Have we power over sin?  The Spirit of Truth is the Spirit of Holiness.  He sanctifies in truth.  The Day of Pentecost changed carnal thought into spiritual vision, pride into humility, selfishness into love, and cowardice into courage.  It changed hearts, and transformed lives.  Victory comes by fullness.  Have we the joy of conquest over sin?  Is the character of the average Christian anywhere near the standard of a Spirit-filled soul?  What about the love of the world? Jesus said He was One “whom the world cannot receive” (John 14:17).  They are in irreconcilable antagonism.  What has come of the doctrine of separation?  If believers were filled with the Spirit, would they haunt the world’s gaudy fountains and brackish springs? It is mockery to profess fullness, and go about panting with thirst and gasping with vanity.

    What about the power for service?  Is our decline due to external difficulties or internal weakness?  Think of the host of workers, the vastness and variety of their service, the earnestness and ingenuity of their labors, and the scanty result of it all.  What influence has the church upon the life of the people, and what impression does it make upon the strongholds of iniquity?  What about the dearth of conversions?  The gift of the Spirit is the gift of power, and the lack of power is due to the absence of His indwelling fullness. 

The Call of Pentecostal Fullness

    There is no doubt that the one thing needful for the church is the blessing of Pentecostal fullness.  The flood would sweep away all the rubbish, fill all the dikes, and fertilize all the desert.  The work of God cannot be accomplished without the fullness of the Spirit, and everywhere God waits to give His Holy Spirit to them that ask Him.  It is His will that every believer should be filled with the Spirit, overflow in the power of the Spirit, and in all things prevail through the Spirit.  What hinders?  The blessing is for all, and for all now.  The conditions are simple, unalterable, and universal.  God waits to fill ordinary people with extraor­dinary power, and to turn a baffled faith into a rapturous conquest. 

The Steps of Faith

    Now what are the steps of faith by which the blessing is appropriated?

    The first step is to repent.  “And Peter said unto them, Repent ye, and be baptized every one of you in the name of Jesus Christ unto the remission of your sins; and ye shall receive the gift of the Holy Ghost” (Acts 2:38).  There is a repentance of believers as well as of sinners.  When men begin to pray for the blessing of Pentecost the answer begins in conviction of sin.  Things are not surrendered, indulgences retained against light, possessions held for selfish ends – these must all be surrendered to the supreme authority of Christ.  For until He is exalted, crowned, glorified, there can be no Pentecost.

    The second step is to ask.  “If ye then, being evil, know how to give good gifts unto your children, how much more shall your Heavenly Father give the Holy Spirit to them that ask Him?” (Luke 11:13).  There must be definite asking for the specific gift.  I was talking with a farmer a few years ago about prayer, and he said all the preachers he heard just now were urging people to pray and come to prayer meetings.  “But,” he said, “to my mind, desire has a good deal to do with praying, and praying is a slack business when desire is lacking.”  There must be desire that is focused into petition.  “Ye have not,” says James, “because ye ask not” (Jas. 4:2), and there are thousands of believers who have never definitely asked for the Blessing.  God waits to give, but He is a God of discretion, and waits to be asked.  “I the Lord have spoken it, and I will do it...For this, moreover will I be inquired of by the house of Israel; to do it for them” (Ezek. 36:36-37).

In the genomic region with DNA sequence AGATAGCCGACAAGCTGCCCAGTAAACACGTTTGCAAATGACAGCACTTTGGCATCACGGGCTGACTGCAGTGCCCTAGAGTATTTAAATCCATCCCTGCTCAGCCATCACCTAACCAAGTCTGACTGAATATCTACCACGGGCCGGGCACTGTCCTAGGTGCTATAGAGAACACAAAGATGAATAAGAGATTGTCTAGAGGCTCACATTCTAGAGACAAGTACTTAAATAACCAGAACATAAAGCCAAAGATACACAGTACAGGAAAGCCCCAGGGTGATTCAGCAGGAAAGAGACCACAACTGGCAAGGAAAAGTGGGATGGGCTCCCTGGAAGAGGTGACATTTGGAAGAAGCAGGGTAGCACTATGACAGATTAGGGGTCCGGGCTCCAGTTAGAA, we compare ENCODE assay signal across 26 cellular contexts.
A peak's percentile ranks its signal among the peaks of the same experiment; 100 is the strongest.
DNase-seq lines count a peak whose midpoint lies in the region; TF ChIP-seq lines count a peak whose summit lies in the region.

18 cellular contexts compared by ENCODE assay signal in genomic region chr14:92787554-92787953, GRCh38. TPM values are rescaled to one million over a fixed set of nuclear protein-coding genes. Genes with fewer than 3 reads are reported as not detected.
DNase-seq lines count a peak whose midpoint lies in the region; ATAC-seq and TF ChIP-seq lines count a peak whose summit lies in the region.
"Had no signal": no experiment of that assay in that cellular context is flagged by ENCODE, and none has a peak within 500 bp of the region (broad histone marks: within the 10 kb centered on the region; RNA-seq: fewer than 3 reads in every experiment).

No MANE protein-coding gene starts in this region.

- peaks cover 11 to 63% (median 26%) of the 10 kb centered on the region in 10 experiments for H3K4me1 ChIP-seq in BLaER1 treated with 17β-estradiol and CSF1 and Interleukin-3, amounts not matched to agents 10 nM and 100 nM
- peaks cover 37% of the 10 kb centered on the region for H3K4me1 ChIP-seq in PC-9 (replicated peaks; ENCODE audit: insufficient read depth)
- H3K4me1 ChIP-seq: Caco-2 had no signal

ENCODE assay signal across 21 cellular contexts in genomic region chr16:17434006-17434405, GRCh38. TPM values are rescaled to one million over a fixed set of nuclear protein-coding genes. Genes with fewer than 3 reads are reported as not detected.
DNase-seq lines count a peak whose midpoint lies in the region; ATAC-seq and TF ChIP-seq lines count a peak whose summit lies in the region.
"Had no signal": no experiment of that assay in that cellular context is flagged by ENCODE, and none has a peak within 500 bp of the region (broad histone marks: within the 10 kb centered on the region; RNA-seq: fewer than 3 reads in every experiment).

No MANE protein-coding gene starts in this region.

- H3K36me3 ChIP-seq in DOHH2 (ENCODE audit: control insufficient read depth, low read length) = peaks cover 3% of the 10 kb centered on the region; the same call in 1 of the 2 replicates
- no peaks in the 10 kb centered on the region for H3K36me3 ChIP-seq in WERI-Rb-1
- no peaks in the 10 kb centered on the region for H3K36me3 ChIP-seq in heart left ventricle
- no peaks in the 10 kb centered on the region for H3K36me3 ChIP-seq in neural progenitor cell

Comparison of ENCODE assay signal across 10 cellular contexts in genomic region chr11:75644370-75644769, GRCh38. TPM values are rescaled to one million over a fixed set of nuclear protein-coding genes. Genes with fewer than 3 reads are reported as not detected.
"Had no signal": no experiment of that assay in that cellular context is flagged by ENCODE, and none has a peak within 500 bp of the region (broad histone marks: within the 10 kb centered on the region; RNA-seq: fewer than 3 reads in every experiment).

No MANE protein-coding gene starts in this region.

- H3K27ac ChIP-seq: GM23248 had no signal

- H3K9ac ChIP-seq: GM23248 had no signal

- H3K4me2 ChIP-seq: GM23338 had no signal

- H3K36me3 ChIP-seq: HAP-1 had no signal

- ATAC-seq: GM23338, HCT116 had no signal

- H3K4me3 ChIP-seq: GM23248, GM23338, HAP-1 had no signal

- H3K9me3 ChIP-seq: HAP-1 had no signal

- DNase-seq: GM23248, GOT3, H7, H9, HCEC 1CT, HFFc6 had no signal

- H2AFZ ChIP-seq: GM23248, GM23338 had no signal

We must be careful not to ask amiss.  Nothing hinders faith so effectually as a wrong motive. “How can ye believe, which receive honour one of another, and seek not the honour that cometh from God only?” (John 5:44).  James traces the failure of prayer to the same source: “Ye ask, and receive not, because ye ask amiss, that ye may spend it in your pleasures” (Jas. 4:3).  The pleasures may be lawful and laudable enough, but God will not give the glory of His Son to another, but the mission of the Spirit is to glorify the Son.  If the power is sought for success in Christian service merely, it will not be given.  Christ must be supreme in affection and aim.

    The third step is to receive.  When the consecration is complete the act of faith is quite simple.  “Receive ye the Holy Ghost” is the all inclusive command.  “Therefore I say unto you, all things whatsoever ye pray and ask for, believe that ye have received them, and ye shall have them” (Mark 11:24).  Take God at His Word.

    The fourth step is the continuous life of obedience.  Jesus Christ iden­tifies faith with obedience, and in the Acts of the Apostles obedience is made the condition of receiving and retaining the Spirit.  “And we are witnesses of these things; and so is the Holy Ghost, whom God hath given to them that obey Him” (Acts 5:32).  Abiding fullness depends upon obedience to the everwidening circle of illumination.  The blessing of Pentecost may be lost, and it is always lost when obedience fails.  The Spirit-filled must be Spirit-ruled.  We are ministers of the Spirit through whom the supply is conveyed.  Those who are greatly used of God have no monopoly of the Holy Ghost; they are mighty through God because the Spirit has a monopoly of them.

    Again I say this extraordinary gift is for ordinary people.  All may be filled as full and as truly as the hundred and twenty on the day of Pentecost.  The conditions are the same for all.  Repent, Ask, Receive, Obey.

    – Adapted from The Way to Pentecost.